I. Jean Joseph

I. Jean Joseph, marquis do, a French financier, born at Jaca, Aragon, in 1724, guillotined in Paris, April 18, 1794. He amassed a large fortune in mercantile operations, and rendered important financial assistance to the government, for which he was made court banker and a marquis. When the French took part in the American war, he furnished the king with the money for despatching the troops. He was a friend of Voltaire, whose affairs he managed gratuitously. Toward the end of 1793 he was arrested, and, after a few months' imprisonment, sentenced to death by the revolutionary tribunal, as having participated in the royalist plots for the subversion of the republic.

II. Alexandre Louis Joseph

II. Alexandre Louis Joseph, count de, son of the preceding, a French archaeologist and politician, born in Paris, Sept. 15, 1774, died there, Oct. 24,1842. He was sent to Vienna at the beginning of the revolution, entered the Austrian army, reached the rank of major, and returned to France after the treaty of Campo Formio (1797). He then devoted himself to travels and artistic pursuits. In 1800 he accompanied Lucien Bonaparte, ambassador to Spain, and during nearly two years explored the provinces of the peninsula, in company with several artists, whose expenses he paid. On his return to France he undertook the publication of his great work, Voyage pittoresque et historique de l'Espagne (4 vols, large fol., 1807-'18), which cost him the better part of his fortune. He afterward held several offices, and was a member of the chamber of deputies for most of the time from 1822 to 1840. He took an active part in the revolution of 1830, and was for some time prefect of the Seine, and afterward aide-de-camp to Louis Philippe. Besides the Voyage de l'Espagne, he published Itineraire descriptif de l'Espagne (5 vols. 8vo, with an atlas, 1809); Les monuments de la France, classes chronologiquement, etc. (fol., 1816-'26); Voyage pittoresque en Autriche, area un precis de la guerre entre la France et l'Autriche, 1809 (3 vols, fol., 1821-'3), etc.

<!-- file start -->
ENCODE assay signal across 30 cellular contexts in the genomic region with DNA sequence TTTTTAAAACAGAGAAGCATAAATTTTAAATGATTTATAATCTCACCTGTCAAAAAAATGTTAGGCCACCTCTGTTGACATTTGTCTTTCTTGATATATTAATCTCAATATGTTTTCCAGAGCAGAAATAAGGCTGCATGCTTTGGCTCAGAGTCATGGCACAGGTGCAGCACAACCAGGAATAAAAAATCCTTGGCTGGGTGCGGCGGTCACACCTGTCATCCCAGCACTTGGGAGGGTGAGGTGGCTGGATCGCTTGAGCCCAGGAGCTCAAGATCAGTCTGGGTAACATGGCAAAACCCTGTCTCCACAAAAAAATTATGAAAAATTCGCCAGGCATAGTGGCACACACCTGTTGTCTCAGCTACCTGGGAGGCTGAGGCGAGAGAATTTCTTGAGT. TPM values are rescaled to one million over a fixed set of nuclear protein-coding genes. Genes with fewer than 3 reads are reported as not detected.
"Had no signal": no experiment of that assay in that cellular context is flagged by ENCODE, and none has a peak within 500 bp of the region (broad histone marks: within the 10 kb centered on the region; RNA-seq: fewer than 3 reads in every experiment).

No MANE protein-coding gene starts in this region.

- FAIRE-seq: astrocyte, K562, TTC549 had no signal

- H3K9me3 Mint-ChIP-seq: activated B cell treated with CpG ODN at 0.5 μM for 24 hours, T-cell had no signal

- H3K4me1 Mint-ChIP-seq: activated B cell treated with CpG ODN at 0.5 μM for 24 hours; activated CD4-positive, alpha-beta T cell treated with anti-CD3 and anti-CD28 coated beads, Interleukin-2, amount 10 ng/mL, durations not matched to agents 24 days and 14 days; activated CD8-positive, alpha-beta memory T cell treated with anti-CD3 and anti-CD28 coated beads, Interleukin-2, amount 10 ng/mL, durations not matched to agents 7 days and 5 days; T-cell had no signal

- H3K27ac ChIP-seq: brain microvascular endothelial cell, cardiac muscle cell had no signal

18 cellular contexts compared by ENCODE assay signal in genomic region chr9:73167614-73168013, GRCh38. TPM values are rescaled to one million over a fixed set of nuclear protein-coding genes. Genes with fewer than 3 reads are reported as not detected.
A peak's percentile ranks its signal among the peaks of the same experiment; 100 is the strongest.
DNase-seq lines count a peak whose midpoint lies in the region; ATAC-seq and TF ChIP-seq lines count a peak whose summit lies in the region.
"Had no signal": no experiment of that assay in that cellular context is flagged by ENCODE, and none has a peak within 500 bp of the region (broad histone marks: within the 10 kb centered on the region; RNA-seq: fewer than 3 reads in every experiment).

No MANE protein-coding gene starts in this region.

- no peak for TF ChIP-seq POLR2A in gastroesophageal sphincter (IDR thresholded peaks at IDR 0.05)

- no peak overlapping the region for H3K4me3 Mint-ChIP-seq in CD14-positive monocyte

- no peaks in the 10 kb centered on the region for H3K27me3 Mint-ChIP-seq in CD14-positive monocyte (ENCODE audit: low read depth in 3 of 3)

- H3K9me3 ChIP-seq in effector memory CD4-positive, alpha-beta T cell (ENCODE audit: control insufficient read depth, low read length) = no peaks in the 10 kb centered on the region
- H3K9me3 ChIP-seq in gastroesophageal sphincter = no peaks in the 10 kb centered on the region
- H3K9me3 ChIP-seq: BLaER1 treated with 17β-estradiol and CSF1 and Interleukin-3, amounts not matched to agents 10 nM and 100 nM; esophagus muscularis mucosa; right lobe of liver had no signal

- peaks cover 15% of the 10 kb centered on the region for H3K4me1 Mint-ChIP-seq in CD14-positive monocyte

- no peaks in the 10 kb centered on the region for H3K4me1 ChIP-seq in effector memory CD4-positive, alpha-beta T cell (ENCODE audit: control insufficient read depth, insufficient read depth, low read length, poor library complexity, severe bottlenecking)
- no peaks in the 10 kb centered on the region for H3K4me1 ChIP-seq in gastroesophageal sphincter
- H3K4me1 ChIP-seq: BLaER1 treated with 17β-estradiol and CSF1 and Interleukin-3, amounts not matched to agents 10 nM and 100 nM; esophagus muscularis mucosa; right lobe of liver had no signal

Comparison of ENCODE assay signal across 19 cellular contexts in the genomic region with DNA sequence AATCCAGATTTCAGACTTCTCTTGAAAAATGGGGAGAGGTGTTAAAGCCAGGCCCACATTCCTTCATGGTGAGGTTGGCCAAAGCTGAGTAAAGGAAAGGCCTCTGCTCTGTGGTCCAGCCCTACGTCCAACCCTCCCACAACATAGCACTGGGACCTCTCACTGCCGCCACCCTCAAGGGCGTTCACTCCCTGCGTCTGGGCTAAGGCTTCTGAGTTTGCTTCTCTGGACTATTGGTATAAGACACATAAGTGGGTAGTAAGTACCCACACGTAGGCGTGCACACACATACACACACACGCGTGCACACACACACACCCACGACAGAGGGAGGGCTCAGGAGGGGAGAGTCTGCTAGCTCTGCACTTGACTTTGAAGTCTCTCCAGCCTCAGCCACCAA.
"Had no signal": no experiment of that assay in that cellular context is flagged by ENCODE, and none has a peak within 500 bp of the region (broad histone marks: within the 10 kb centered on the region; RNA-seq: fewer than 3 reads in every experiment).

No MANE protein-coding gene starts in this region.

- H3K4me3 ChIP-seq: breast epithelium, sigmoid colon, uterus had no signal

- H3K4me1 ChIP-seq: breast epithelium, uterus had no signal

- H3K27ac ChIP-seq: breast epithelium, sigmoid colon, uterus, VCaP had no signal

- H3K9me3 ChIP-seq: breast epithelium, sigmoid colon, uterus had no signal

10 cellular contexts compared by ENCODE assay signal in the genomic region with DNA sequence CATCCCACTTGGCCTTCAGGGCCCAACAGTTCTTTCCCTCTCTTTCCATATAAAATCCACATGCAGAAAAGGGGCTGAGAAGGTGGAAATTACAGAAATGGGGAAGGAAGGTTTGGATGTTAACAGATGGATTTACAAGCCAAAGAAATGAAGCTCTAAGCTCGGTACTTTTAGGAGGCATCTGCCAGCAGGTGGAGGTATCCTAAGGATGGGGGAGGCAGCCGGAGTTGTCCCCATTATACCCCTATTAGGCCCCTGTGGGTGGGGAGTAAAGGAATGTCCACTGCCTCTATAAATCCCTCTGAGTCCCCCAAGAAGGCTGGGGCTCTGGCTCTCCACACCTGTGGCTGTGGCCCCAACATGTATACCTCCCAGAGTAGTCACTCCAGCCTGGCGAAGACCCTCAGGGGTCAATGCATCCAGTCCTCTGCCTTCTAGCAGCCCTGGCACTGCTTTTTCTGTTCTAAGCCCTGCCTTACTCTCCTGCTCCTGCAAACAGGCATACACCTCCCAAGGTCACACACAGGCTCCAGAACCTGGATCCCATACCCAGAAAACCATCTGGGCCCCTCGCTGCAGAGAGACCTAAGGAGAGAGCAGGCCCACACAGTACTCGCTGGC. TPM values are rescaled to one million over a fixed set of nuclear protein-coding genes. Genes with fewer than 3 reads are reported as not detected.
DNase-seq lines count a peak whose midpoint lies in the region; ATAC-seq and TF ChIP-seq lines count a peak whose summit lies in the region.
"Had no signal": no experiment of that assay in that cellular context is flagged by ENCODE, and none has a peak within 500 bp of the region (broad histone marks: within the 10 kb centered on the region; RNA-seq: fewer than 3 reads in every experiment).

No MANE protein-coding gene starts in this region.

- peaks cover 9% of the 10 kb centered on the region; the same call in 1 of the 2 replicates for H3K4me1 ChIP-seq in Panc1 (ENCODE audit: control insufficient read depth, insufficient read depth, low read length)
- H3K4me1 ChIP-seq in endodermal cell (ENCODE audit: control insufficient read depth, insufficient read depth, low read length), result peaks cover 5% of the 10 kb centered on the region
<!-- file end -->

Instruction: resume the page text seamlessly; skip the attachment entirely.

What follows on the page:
III. Leon Emmanuel Simon Joseph

III. Leon Emmanuel Simon Joseph, count de, a French archa3ologist, son of the preceding, born in Paris in June, 1807, died there, March 30, 1869. He studied at Gottingen, travelled in the East, and on his return published, in conjunction with M. Linant, Voyage de l'Arable Peiree (Paris, 1830-'33), and Flore de l'Arabie Petree (4to, 1833). In 1837 he began a large and splendid publication, Voyage en Orient, consisting of travels in Asia Minor and Syria, which was published in parts and finished in 1862. In 1842 his Commentaire geographique sur l'Exode et les Nombres secured his election to the academy of inscriptions. In 1841 he entered the chamber of deputies, where he showed little interest in political questions. In 1845-'7 he published a series of letters on public libraries, the fourth of which, on the Mazarin palace, is full of historical interest. This led him to a larger illustrated publication, Les anciens monuments de Paris; the first part was published in 4to in 1846, but it was not continued. He was also the author of the following unfinished works: Les ducs de Bour-gogne, etudes sur les lettres, les arts et l'in-dustrie pendant le 15e siecle (2 vols. 8vo, 1849-'51); La renaissance des arts d la cour de France (vol. i., Peinture, 1855); and De l'union des arts et de l'industrie (2 vols. 8vo, 1856). He was for several years curator of the antiquities in the Louvre, but resigned in 1854, and in 1857 was appointed director of the archives of the empire.

In 1867 he founded the museum of archives in the hotel de Soubise.